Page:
Relevant structural features of the persulfides are also noticeable, though still the number of comparable molecules with high precision data is scarce. The S–S bond length in DADS (2.028 Å) is intermediate and relatively similar to the values found for dimethyl disulfide (2.033 Å) and diphenyl disulfide (2.020 Å). However, we previously noticed a considerable dispersion of the persulfide dihedral angles τ(C–S–S–C), ranging from 77.7°(21) in (CF3COS)2 to 104.4°(40) in (CF3S)2 (Table 7 in ref. 4). For DADS the torsional angle of 93.6° is 6–8° larger than those in both dimethyl disulfide (84.8°) and diphenyl disulfide (87.2°). This fact points to a considerable flexibility in the disulfide link, which, added to the long bond length, justifies the particular role played by the persulfide bond as an adaptive linker in intramolecular chemical unions.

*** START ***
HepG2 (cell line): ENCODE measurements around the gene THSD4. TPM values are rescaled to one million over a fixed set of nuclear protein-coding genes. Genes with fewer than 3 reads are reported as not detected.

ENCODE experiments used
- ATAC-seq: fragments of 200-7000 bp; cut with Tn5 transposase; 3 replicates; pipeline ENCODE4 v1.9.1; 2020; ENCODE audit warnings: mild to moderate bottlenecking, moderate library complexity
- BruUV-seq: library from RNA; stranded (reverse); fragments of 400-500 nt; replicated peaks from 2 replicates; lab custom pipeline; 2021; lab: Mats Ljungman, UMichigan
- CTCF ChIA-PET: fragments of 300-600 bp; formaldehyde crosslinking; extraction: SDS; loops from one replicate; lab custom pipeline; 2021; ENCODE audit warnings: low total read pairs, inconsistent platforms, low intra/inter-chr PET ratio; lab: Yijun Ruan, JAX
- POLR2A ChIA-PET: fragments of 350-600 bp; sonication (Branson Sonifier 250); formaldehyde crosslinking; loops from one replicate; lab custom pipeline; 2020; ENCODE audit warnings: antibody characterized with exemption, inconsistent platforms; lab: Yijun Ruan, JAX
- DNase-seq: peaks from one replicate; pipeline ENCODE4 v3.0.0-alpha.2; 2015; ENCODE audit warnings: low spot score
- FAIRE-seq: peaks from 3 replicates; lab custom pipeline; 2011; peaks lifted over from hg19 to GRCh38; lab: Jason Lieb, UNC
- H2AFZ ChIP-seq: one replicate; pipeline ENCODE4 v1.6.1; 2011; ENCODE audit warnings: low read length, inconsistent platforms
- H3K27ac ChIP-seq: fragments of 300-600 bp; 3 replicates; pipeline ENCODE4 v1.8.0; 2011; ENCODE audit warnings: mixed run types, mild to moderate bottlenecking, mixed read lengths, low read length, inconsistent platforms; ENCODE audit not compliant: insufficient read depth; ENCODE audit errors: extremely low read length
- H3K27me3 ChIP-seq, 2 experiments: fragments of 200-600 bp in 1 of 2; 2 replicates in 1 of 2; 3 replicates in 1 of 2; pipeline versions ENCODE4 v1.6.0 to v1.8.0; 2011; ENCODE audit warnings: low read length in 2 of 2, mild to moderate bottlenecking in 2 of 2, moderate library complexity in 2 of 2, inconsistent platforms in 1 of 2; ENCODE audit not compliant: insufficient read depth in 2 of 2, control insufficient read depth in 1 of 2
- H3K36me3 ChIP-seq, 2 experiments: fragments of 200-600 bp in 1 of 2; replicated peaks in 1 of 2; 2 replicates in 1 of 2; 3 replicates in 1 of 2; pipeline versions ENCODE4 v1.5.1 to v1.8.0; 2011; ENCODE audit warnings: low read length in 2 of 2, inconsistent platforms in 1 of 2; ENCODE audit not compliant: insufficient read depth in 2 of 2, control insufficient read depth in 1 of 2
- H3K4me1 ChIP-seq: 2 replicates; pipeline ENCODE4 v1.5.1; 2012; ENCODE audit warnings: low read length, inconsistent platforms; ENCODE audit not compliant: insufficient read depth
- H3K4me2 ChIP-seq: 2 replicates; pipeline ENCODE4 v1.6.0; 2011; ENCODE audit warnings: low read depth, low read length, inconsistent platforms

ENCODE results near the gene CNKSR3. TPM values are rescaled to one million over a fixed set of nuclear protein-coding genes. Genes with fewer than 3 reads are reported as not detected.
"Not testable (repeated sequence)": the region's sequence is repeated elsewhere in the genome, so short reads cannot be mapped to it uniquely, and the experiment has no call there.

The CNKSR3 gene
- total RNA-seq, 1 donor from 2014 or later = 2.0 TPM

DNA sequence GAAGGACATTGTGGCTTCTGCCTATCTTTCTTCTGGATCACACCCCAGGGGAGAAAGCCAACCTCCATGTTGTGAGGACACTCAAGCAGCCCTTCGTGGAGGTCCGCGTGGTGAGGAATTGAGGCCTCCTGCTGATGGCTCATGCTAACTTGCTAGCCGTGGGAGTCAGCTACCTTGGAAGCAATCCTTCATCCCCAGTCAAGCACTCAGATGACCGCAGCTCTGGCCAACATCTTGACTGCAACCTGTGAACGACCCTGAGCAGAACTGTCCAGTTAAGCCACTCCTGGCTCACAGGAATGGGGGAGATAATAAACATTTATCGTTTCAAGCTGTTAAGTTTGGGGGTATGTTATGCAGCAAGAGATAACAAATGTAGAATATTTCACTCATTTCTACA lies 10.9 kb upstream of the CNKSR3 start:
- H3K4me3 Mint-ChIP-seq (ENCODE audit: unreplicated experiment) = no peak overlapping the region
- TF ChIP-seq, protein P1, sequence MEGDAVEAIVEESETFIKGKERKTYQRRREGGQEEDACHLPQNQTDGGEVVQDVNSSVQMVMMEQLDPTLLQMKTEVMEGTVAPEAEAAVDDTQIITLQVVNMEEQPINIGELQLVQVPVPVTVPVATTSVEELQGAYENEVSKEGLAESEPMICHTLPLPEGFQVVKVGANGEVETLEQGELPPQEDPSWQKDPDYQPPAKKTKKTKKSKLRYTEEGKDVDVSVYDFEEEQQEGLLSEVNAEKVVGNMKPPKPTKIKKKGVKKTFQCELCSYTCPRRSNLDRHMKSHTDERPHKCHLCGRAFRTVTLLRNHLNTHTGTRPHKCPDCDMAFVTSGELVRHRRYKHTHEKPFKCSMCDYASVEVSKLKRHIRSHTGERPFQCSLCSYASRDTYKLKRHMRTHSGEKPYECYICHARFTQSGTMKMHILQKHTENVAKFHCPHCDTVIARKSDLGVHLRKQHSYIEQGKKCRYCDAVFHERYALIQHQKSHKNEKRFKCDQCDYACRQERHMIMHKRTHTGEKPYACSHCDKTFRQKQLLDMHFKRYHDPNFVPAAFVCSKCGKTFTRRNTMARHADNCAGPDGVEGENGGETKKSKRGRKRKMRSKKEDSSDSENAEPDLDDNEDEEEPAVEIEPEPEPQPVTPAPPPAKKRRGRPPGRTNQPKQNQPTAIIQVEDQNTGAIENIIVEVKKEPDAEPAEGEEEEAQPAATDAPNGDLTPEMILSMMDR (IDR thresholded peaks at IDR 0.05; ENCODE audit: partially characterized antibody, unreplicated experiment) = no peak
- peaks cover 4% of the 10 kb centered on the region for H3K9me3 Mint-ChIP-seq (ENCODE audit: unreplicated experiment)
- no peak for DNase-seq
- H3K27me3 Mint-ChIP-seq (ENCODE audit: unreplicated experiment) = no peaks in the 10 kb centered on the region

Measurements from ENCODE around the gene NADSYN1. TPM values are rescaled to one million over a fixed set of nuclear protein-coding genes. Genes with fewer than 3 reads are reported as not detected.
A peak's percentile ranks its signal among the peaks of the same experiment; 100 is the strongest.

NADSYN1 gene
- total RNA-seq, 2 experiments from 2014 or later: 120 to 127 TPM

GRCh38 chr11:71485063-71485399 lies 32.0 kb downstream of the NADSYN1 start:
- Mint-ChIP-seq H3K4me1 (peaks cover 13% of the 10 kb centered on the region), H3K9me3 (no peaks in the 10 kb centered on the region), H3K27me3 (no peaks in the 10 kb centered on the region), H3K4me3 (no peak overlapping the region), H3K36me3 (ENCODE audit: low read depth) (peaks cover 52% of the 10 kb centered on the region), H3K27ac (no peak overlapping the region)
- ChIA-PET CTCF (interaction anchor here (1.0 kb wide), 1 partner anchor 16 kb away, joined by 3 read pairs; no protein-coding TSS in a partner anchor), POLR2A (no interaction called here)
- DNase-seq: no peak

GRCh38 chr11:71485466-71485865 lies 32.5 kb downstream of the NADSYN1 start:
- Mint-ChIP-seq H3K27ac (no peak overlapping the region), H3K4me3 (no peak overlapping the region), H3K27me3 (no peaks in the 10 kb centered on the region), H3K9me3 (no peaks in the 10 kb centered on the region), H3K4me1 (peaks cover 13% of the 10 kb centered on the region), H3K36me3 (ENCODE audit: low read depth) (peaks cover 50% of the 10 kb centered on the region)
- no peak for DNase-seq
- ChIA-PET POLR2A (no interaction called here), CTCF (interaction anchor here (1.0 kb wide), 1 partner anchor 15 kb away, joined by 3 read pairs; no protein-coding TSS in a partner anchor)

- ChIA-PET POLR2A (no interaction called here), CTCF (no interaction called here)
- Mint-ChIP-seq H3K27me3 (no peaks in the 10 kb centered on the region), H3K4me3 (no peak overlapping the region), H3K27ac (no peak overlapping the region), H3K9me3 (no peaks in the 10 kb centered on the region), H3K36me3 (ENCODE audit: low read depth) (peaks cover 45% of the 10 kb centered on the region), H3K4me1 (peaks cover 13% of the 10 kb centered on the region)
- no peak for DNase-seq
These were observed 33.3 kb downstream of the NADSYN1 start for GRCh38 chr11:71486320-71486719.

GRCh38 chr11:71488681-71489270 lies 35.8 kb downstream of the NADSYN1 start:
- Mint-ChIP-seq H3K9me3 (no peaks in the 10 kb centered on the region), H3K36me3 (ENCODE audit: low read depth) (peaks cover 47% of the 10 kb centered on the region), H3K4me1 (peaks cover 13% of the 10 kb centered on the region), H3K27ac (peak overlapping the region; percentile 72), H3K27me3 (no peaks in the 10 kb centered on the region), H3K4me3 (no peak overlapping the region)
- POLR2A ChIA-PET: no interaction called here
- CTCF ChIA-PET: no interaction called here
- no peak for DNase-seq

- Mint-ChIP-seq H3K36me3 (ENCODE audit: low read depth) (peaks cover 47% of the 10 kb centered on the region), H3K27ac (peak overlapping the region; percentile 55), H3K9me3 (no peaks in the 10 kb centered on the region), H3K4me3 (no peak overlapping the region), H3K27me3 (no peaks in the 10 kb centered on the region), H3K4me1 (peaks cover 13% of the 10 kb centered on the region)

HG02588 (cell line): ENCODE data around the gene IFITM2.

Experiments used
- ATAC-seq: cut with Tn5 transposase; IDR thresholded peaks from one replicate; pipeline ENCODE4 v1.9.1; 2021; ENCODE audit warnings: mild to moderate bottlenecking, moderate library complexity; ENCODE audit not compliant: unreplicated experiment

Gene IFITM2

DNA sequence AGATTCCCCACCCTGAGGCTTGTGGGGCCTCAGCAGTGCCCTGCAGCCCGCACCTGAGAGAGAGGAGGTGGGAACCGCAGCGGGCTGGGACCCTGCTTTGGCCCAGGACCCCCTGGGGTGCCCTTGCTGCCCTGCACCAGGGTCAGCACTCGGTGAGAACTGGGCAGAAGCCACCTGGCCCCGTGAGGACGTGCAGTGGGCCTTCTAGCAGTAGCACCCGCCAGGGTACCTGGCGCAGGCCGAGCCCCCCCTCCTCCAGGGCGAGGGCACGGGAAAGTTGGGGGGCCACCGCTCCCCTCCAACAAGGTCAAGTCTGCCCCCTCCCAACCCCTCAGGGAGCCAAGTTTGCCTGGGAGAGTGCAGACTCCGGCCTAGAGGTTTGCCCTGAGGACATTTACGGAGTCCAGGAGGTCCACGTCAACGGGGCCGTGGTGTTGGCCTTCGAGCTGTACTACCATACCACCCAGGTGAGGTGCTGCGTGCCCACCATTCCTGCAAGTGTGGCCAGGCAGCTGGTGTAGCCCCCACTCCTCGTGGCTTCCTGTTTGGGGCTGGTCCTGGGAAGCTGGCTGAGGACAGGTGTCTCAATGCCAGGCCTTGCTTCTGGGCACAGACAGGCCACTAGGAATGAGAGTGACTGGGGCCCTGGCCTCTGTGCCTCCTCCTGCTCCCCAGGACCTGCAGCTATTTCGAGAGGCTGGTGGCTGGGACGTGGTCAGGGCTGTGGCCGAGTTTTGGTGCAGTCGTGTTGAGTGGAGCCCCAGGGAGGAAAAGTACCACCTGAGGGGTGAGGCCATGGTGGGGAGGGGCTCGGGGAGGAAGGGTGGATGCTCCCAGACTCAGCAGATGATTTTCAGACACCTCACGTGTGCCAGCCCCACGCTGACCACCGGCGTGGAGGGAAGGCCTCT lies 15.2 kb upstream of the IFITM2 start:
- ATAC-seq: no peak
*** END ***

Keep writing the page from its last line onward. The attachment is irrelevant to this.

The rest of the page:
The relevance of computationally effective methods for accurate equilibrium structure determination and the synergy of rotational data and ab initio calculations should be emphasized. Other persulfides are under study for a better understanding of this chemically important bond.

Conflicts of interest

There are no conflicts to declare.

Acknowledgements

We thank the MICINN-FEDER for funds (PGC2018-098561-B-C22). N. V., J. D. and H. D. R. thank the Dr Barbara Mez-Starck Foundation (Germany) for support.

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Footnote

Electronic supplementary information (ESI) available: Experimental methods, ab initio calculations and rotational transitions. See DOI: 10.1039/c9cp02508a